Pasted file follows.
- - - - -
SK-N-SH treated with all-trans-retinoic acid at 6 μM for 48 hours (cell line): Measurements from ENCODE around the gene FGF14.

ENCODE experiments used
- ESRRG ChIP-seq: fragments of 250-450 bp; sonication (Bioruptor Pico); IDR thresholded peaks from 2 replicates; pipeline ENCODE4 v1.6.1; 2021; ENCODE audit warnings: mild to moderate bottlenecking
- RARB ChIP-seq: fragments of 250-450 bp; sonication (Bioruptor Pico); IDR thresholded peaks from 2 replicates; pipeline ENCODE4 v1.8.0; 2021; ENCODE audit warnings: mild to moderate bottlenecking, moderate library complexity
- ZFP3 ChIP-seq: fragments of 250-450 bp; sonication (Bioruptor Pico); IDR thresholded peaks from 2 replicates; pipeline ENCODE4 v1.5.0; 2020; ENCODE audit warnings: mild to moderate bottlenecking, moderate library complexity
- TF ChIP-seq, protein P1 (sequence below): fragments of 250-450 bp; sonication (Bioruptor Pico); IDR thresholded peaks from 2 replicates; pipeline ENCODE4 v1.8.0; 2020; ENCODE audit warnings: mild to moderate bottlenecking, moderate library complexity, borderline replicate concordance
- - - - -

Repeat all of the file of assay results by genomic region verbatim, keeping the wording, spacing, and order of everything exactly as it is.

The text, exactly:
SK-N-SH treated with all-trans-retinoic acid at 6 μM for 48 hours (cell line): Measurements from ENCODE around the gene FGF14.

ENCODE experiments used
- ESRRG ChIP-seq: fragments of 250-450 bp; sonication (Bioruptor Pico); IDR thresholded peaks from 2 replicates; pipeline ENCODE4 v1.6.1; 2021; ENCODE audit warnings: mild to moderate bottlenecking
- RARB ChIP-seq: fragments of 250-450 bp; sonication (Bioruptor Pico); IDR thresholded peaks from 2 replicates; pipeline ENCODE4 v1.8.0; 2021; ENCODE audit warnings: mild to moderate bottlenecking, moderate library complexity
- ZFP3 ChIP-seq: fragments of 250-450 bp; sonication (Bioruptor Pico); IDR thresholded peaks from 2 replicates; pipeline ENCODE4 v1.5.0; 2020; ENCODE audit warnings: mild to moderate bottlenecking, moderate library complexity
- TF ChIP-seq, protein P1 (sequence below): fragments of 250-450 bp; sonication (Bioruptor Pico); IDR thresholded peaks from 2 replicates; pipeline ENCODE4 v1.8.0; 2020; ENCODE audit warnings: mild to moderate bottlenecking, moderate library complexity, borderline replicate concordance